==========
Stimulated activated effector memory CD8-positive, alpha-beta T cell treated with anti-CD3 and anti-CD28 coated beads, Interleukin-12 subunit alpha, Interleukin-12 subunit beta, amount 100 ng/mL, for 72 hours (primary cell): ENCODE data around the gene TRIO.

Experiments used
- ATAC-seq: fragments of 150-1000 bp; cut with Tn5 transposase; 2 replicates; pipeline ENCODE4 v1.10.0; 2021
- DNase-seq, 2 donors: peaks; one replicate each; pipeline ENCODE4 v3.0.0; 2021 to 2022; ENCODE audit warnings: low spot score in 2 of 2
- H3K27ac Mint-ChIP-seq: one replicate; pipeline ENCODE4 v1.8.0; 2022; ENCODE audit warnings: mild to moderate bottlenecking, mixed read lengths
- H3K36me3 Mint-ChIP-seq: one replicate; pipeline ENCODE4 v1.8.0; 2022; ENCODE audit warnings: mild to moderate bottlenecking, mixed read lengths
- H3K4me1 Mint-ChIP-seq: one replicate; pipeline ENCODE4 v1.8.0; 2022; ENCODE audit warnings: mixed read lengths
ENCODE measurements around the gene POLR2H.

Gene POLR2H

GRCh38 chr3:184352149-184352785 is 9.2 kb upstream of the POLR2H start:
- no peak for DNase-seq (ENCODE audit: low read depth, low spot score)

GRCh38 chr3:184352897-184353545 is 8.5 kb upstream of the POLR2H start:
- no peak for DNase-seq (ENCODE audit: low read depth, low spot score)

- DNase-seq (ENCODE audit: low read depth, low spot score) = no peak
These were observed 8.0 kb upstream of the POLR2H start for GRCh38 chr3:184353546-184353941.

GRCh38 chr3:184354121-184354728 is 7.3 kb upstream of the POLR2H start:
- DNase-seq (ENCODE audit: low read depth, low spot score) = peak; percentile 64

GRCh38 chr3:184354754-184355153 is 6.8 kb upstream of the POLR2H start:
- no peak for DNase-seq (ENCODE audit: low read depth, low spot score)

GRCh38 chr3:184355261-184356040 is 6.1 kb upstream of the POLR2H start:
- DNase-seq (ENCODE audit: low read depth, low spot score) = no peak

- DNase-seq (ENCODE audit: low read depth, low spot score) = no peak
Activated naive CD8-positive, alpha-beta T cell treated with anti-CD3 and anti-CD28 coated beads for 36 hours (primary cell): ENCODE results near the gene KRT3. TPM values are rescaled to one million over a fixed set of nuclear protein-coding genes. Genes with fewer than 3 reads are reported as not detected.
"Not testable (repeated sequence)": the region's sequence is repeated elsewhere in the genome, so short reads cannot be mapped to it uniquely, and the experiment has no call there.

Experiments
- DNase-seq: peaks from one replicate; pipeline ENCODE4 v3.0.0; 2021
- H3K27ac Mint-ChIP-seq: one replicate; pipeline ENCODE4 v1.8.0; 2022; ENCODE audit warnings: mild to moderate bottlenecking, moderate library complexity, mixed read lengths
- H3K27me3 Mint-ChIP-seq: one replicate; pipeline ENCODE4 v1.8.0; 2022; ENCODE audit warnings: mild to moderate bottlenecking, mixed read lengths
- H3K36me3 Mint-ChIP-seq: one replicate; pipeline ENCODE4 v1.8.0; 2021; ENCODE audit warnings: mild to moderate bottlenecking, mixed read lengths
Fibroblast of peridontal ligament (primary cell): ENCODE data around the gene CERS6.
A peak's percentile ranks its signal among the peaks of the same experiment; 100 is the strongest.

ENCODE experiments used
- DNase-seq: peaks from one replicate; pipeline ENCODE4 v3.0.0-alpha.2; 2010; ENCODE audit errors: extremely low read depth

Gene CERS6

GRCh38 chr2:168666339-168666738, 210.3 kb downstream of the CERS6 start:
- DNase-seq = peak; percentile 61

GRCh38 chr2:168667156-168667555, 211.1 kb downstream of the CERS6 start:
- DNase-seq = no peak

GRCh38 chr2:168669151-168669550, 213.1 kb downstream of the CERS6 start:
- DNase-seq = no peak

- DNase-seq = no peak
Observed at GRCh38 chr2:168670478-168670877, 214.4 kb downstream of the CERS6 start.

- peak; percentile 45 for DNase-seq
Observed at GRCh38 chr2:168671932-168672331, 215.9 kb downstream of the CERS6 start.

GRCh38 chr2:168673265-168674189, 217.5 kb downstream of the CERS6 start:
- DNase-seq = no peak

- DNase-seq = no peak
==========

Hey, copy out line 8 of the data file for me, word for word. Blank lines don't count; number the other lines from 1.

ENCODE measurements around the gene POLR2H.